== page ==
Lucien Lévy-Dhurmer (1865-1953)


Lucien Lévy-Dhurmer was a French Symbolist and Art Nouveau artist who worked in a variety of mediums including painting, drawing, ceramic, furniture and interior design. He was born Lucien Lévy in 1865 to a Jewish family in Algiers while Algeria was under French colonial rule. At this time, the Jews in Algeria were subjected to several restrictions as a result of waves of anti-Semitism. The Jewish people were not considered French citizens until the 24th of October, 1870 and even then, only men were granted full citizenship.

It is unclear when he immigrated to France, though it is known that he exhibited a ceramic plaque depicting the birth of Venus in the Paris Salon of 1882. From 1887 to 1895, Lévy began working in the studio of Clément Massier where he was first a ceramic decorator and later an artistic director. Together they worked on lustre glazes and techniques. The first works he signed with his own name were created in 1892 and were heavily influenced by Islamic design. As a Symbolist, he rejected realism in favour of mysticism and spirituality.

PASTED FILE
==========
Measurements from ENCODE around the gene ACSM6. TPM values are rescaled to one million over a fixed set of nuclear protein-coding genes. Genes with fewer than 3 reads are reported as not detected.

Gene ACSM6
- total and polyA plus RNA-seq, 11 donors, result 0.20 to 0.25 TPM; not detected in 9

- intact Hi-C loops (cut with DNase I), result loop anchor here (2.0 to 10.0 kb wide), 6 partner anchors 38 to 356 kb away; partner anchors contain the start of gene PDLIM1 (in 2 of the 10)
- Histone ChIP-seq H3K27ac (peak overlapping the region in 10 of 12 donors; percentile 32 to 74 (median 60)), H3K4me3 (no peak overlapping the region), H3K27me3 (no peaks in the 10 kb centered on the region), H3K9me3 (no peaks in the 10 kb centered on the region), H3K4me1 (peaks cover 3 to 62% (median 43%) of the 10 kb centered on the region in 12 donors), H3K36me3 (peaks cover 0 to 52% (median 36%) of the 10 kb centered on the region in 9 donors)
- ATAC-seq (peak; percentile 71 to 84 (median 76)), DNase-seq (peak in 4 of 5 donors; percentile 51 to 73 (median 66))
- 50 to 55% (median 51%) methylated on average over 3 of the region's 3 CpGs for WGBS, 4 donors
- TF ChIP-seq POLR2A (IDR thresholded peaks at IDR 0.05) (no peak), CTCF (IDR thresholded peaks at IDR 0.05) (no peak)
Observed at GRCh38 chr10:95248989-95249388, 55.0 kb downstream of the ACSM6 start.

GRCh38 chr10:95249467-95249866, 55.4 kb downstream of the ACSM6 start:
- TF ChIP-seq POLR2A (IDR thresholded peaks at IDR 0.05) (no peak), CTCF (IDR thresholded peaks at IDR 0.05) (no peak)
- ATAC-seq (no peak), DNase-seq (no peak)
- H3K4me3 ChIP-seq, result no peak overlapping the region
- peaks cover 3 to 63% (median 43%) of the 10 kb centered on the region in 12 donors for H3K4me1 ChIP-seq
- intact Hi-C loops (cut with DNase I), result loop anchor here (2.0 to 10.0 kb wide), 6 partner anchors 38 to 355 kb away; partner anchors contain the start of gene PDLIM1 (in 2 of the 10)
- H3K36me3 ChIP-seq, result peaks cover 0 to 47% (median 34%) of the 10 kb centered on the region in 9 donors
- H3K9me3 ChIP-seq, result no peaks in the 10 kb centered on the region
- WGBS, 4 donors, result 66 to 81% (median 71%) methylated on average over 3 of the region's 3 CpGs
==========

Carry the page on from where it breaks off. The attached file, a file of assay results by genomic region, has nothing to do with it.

Soon after, he moved to Paris where he began painting. Around this time, he travelled to Italy where he was greatly influenced by Renaissance art. In 1896, he exhibited pastels and paintings for the first time the Galerie Georges Petit under the name Lucien Lévy-Dhurmer. Dhurmer was taken from the last two syllables of his mother's maiden name (Goldhurmer) most likely to differentiate himself from others of the same name like Symbolist painter Leopold Lévy. He was praised for his academic attention to detail much like the Pre-Raphaelite Brotherhood. Many of his works are similarly notable for their melancholic air. Unlike the Brotherhood, however, his work often features a bright palette of pastel hues. He later travelled throughout North Africa and Europe which inspired him to begin painting landscapes. After 1901, he drew his inspiration for his works from music.

Lévy-Dhurmer died in Le Vésinet in 1953.